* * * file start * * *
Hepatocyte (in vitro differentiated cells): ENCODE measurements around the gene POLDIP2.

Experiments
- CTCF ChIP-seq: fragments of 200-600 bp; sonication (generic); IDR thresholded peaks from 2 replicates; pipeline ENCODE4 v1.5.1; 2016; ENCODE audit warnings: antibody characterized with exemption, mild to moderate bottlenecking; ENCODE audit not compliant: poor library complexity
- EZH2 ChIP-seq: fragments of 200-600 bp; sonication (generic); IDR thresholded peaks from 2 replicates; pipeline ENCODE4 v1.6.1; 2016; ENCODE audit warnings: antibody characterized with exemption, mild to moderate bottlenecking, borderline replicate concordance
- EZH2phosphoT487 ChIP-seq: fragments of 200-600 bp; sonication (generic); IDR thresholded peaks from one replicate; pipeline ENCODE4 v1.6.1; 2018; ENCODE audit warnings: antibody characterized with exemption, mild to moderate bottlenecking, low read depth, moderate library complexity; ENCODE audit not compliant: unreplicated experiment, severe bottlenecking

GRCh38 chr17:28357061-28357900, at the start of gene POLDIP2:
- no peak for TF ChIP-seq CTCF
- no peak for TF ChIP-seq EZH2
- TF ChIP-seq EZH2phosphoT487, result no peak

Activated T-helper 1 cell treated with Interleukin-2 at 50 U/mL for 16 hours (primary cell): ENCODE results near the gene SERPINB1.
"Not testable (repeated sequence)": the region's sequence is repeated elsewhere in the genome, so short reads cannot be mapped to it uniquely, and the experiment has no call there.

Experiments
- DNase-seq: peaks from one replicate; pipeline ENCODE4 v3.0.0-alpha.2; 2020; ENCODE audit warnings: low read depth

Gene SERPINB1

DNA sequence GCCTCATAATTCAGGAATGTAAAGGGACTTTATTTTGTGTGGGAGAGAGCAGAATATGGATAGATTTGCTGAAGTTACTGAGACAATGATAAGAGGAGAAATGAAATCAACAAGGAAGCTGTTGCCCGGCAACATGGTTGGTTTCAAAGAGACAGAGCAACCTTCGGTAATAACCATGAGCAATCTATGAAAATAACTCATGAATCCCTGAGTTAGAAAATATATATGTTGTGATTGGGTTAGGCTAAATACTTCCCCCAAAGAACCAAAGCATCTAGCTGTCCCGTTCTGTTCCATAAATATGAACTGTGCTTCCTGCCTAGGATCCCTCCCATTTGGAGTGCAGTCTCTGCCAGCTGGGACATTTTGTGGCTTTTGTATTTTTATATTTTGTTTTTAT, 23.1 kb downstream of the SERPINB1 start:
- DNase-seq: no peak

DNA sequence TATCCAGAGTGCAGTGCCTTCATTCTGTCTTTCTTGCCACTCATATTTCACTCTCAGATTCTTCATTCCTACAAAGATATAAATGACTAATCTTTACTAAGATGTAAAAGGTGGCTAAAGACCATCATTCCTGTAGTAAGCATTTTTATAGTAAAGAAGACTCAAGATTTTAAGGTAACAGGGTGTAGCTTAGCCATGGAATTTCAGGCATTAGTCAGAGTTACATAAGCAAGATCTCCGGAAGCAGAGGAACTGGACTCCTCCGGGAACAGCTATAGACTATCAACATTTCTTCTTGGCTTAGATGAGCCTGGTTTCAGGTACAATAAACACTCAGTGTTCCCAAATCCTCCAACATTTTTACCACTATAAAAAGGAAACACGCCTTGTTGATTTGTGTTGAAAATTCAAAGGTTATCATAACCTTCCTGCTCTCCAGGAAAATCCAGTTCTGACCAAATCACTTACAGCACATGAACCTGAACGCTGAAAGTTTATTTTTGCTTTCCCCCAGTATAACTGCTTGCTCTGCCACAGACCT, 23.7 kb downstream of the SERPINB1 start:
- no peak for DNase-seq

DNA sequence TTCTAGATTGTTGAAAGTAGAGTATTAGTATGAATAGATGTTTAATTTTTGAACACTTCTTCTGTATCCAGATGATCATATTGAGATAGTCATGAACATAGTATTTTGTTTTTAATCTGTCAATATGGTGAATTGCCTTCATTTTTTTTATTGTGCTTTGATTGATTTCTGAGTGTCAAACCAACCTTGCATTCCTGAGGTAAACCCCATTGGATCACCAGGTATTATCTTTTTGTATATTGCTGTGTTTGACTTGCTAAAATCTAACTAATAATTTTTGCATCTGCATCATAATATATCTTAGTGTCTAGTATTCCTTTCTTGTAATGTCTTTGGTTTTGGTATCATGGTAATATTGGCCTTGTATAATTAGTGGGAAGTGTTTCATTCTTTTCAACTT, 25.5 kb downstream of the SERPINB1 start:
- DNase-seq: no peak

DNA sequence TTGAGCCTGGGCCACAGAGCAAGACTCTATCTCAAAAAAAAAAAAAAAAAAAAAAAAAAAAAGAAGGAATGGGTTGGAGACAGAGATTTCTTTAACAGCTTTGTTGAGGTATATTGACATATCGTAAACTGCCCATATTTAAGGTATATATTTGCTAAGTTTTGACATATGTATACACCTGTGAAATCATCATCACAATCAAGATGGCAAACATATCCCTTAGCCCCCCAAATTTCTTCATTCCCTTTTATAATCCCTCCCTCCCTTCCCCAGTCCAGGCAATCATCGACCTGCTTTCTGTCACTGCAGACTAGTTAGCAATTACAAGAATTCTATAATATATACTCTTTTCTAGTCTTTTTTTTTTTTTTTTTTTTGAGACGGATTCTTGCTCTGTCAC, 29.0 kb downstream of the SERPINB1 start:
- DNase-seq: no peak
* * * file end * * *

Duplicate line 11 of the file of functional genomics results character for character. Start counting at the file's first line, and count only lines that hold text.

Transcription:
"Not testable (repeated sequence)": the region's sequence is repeated elsewhere in the genome, so short reads cannot be mapped to it uniquely, and the experiment has no call there.